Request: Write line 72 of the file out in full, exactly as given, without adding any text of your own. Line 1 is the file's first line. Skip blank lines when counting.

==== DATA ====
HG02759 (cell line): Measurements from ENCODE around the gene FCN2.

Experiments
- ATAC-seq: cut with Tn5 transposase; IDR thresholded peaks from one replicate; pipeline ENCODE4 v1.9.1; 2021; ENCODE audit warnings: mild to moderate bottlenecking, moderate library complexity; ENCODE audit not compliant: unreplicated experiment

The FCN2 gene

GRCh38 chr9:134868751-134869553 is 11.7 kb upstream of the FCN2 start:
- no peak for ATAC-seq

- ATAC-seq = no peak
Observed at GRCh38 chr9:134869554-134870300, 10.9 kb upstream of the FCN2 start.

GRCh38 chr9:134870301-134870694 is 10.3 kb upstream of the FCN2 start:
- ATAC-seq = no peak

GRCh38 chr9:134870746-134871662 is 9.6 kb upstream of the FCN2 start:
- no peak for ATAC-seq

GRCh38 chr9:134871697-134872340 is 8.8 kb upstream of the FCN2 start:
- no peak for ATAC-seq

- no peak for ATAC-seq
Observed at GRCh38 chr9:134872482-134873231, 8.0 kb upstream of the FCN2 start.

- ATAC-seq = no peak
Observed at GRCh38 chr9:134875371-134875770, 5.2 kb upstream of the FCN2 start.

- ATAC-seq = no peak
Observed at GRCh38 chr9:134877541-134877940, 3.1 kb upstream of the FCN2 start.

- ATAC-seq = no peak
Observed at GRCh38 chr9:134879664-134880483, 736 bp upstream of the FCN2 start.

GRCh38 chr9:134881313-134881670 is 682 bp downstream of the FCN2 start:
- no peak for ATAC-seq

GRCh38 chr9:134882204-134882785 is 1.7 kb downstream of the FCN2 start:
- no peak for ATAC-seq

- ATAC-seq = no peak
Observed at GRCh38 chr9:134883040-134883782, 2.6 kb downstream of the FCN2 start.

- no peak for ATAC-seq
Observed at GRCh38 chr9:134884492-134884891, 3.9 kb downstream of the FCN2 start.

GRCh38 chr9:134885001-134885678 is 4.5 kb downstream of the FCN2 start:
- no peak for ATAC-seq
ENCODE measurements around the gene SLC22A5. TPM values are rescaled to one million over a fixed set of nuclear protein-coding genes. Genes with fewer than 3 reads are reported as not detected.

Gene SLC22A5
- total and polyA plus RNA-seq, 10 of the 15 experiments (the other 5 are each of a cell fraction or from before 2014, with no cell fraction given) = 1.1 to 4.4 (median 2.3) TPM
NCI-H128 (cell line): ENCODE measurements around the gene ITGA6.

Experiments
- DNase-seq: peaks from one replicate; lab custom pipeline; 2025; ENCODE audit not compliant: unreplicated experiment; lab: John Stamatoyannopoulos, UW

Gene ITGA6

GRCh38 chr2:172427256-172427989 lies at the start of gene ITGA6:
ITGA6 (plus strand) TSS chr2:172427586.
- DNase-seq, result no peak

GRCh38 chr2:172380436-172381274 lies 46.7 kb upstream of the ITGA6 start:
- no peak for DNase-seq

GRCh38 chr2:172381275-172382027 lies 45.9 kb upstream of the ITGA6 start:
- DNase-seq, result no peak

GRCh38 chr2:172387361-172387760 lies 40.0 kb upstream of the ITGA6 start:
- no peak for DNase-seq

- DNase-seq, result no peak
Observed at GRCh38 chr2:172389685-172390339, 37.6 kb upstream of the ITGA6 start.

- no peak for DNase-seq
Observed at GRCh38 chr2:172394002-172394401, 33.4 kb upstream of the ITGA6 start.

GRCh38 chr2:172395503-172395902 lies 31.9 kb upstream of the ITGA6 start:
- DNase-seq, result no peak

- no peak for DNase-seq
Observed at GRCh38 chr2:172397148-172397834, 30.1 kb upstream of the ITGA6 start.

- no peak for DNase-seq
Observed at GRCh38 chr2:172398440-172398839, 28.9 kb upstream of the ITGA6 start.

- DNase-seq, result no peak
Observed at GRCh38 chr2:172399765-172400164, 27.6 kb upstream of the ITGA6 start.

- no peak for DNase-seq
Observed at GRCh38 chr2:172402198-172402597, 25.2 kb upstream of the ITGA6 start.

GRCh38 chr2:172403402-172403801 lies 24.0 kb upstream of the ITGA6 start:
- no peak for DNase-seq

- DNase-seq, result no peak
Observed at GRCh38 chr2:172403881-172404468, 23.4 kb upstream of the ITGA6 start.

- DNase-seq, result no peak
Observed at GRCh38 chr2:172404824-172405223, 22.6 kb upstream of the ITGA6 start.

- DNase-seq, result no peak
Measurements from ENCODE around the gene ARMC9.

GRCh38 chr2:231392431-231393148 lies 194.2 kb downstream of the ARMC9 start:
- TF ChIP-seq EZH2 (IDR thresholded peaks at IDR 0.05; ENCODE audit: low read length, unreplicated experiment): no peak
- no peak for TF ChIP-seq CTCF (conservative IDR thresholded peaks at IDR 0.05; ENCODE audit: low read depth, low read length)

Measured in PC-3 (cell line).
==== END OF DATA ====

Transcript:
- TF ChIP-seq EZH2 (IDR thresholded peaks at IDR 0.05; ENCODE audit: low read length, unreplicated experiment): no peak